As with all other topics discussed in “The Republic of Plato,” the section in which he discusses the myths of the metals or the “noble lie” is layered with questioning and potential symbolism, possible contradiction, and a significant measure of allusion. In Chapter X of “The Republic,” Plato presents “The Selection of Rulers: The
Guardians’ Manner of Living.” In it, he discusses the necessities of education as they apply to the appropriate selection of and reparation for the community’s leaders.
As in other areas of “The Republic,” Plato carefully outlines the delineations which form the basis for the types of rulers to be installed in the state. “Rulers” (legislative and udicial), “Auxiliaries” (executive), and “Craftsmen” (productive and fficacious) are the titles of the categories and are based, not on birth or wealth, but on natural capacities and aspirations. Plato was convinced that children born into any class should still be moved up or down based on their merits regardless of their connections or heritage. He believes the citizens of the State will support and benefit from such a system and presents the idea in the form of an allegorical myth.
His allegory was based in part on the prevalent belief that some people were literally “autochthonous,” born from the soil, and partly from the stories of the philosopher Hesiod who chronicled the genealogy of the gods and goddesses as well as their accomplishments and exploits. Hesiod’s account of the Golden, Silver, and Bronze races which had succeeded one another before the current to “The Republic’s” age of Iron forms the basis for the myths of the metals. Since the ancient Greeks were convinced that all myths were primarily the work of even more ancient poets who had been inspired by the
Muses, some ther “divine” force, or consciously invented, the lesson in the story of the metals was to be paid attention to in order to learn the important truth (or truths) that form the core of the information to be transferred to the young and untrained mind of the future leaders in training.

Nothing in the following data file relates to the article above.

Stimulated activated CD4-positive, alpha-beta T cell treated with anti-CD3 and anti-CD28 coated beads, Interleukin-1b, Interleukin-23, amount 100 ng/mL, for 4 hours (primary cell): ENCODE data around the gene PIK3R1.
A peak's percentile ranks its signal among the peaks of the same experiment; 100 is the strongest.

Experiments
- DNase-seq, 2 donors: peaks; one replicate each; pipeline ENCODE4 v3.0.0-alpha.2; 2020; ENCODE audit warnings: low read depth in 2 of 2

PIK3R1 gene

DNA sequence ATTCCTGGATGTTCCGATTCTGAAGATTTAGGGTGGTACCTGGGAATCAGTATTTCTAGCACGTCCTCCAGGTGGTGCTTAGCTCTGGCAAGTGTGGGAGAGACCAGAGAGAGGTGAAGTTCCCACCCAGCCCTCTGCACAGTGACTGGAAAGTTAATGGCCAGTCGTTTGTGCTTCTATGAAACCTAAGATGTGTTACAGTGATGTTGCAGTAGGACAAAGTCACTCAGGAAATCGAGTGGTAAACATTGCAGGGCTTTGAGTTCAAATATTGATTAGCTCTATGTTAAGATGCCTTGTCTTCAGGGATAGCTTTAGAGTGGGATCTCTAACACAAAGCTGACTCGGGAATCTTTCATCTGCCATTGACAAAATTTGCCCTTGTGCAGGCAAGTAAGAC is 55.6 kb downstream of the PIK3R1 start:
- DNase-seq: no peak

“They must have the right sort of intelligence and ability; and also they must look upon the commonwealth as their special concern – the sort of concern that is felt for something so closely bound up with oneself that its interests and fortunes, for good or ill, are held to be identical with one’s own” (The Republic of Plato ...
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...crates takes the allegory of the metals one step further to explain to Glaucon that the future Guardians must even be kept from concerns or desires for silver and metal since, “Gold and silver, we shall tell them, they will not need, having the divine counterparts of those metals in their souls as a god-given possession” (The Republic of Plato X:III-417). He goes on to say that the Guardians are not to come in contact with gold and silver and lays out a plan by which they will neither need or desire the trappings of glory and wealth since they are always clothed in gold and silver and riches as part of their inner being.
He is convinced that if an individual who is a cobbler or a farmer “goes to the bad and pretends to be what he is not” (The Republic of Plato X:III-420) the entire well-being of the state is not in jeopardy. But such is most certainly not the case if the person is a Guardian or Auxiliary. There is no point, Socrates says, in producing a happiness like that of a “party of peasants feasting at a fair.” Such a person who would aspire to such a community “has something in mind other than a civic community” (The Republic of Plato X:III-421). Of course, Glaucon agrees.
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